By Tomislav Mustac, Senior Director Cybersecurity, Mount Sinai Health System
Not that long ago, the cyber threat landscape of most health delivery organizations (HDOs) was much simpler than it is today. The general consensus on cybersecurity was that it was an IT issue and the core focus of our Biomedical Engineers was to keep our devices maintained and properly operating to the manufacturer’s specifications. However, there was a distinct organizational separation between the Biomedical team and the IT departments. There was a distinct view of what we refer to as “traditional IT devices” and biomedical devices. The interaction between our IT and Biomedical Departments was very siloed and transactional. Our IT security departments dealt with defending “computing assets” identified as IP addresses and VLANs from viruses and ransomware without much concern for what the devices were, with policies that were pretty promiscuous. In today’s rapidly evolving world, EVERYTHING is redefined. For the leadership of HDOs, these new challenges were enough to shake their foundations and keep them from a restful slumber.
We have learned, and many are still learning, that we must look at everything differently, we must challenge everything and it is incredible what you find when you shine the light on the darkest corners of your enterprise. Healthcare organizations are among the most complex operating environments in the world. Depending on the specialties at the organization, our technologists are learning that our organizations are among the most extremely diverse from a technology mix perspective on the planet. As you gain visibility, you will find that you have gaming systems (Nintendos, PlayStations, XBoxes, etc), interactive exercise equipment (Peloton, NordicTrack, etc). Further, our organizations were forced to find innovative approaches to operational efficiency in all areas. We adopted new approaches to physical security with broad networks of IP cameras and NVRs, card access systems, and a barrage of networked environmental sensors for occupancy, air, and water quality, etc. This is on top of the existing security systems, elevator/escalator controllers, HVAC, and plant equipment controllers.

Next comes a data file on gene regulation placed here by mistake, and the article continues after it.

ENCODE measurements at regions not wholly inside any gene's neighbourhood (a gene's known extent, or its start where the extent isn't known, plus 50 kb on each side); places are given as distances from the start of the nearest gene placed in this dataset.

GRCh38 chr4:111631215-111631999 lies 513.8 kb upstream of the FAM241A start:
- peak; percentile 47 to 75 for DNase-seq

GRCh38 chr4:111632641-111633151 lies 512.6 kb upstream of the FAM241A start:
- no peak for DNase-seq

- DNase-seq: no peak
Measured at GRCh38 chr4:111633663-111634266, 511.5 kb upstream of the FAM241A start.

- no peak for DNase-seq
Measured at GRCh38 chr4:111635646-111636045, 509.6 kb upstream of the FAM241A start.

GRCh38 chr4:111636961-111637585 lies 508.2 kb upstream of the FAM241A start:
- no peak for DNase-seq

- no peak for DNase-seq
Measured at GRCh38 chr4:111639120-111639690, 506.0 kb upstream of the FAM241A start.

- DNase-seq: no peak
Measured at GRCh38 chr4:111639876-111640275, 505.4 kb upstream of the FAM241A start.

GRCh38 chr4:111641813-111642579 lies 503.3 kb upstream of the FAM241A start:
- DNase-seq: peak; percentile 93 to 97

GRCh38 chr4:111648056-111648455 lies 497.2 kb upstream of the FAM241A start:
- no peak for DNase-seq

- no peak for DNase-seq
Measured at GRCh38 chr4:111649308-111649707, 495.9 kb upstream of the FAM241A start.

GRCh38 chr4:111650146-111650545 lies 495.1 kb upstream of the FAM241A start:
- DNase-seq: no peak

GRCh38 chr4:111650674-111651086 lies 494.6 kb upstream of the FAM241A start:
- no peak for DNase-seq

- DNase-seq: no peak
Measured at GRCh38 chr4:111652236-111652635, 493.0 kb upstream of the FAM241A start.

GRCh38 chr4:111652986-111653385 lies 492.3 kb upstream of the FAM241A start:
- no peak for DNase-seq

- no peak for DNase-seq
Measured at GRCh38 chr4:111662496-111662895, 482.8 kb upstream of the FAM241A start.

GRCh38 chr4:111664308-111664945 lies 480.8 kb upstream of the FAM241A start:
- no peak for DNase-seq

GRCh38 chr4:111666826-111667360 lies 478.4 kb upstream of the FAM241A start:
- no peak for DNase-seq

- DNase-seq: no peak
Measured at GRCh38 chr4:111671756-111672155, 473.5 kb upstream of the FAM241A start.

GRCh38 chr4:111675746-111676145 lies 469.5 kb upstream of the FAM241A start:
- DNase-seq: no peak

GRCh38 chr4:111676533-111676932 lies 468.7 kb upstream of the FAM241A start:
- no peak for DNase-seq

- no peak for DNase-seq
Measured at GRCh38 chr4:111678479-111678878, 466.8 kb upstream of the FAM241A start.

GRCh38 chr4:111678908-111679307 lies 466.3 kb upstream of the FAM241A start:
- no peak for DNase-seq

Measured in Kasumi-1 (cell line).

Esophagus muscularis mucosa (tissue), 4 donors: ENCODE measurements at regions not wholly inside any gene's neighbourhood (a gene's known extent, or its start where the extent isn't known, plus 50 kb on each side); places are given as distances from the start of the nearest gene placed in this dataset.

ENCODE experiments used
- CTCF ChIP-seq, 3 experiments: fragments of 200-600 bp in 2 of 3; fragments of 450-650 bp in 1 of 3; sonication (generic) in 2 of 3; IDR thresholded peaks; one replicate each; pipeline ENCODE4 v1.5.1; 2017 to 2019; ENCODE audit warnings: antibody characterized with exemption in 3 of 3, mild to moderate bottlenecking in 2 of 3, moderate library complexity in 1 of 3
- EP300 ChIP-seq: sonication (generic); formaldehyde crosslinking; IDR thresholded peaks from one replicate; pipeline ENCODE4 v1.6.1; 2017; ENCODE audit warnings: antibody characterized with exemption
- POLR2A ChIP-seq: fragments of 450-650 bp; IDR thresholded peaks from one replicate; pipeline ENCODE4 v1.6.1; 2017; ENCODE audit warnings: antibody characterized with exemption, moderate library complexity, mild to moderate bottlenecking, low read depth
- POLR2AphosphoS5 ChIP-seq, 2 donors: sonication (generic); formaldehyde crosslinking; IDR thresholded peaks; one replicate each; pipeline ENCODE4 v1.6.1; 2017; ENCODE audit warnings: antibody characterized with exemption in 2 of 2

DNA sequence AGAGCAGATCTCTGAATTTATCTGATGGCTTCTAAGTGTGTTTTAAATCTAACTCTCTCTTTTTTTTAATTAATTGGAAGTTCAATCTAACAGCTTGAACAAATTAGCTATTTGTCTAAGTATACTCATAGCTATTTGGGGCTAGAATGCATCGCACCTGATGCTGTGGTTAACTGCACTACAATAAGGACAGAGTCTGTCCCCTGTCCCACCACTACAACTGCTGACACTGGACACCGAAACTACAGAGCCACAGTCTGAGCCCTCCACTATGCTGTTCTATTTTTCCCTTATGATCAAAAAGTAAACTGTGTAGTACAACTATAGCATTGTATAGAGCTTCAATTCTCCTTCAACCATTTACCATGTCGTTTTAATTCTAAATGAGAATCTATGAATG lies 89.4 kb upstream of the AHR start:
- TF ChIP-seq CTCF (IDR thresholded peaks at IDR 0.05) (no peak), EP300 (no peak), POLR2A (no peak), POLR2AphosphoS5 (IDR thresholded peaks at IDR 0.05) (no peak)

Today the IT Security and Biomedical departments need to work hand in hand to ensure the cradle to grave management of the cyber posture of our connected medical devices.
Over the past couple of years, the exponential growth in cyberattacks has brought light to the fact that the number of unmanaged, nontraditional IT devices in most organizations dwarfs the number of managed devices by far. Additionally, the majority of these unmanaged IoT devices cannot host traditional IT controls such as virus scanners and vulnerability management agents. These combined facts should be enough for IT leadership to never sleep again. This newly found awareness has ushered in a lot of attention from cyber security companies driven by a sincere desire to protect the technology that is used by our organizations to save and improve lives every day. These new, rapidly evolving tools brought to the table new capabilities to identify and classify every device connected to our networks, whether it’s managed or not. These tools additionally evolved the capability to ingest MDS2 documents and vulnerability disclosure documents that can rapidly parse your equipment inventory and determine where your risks lie and where you should focus your attention.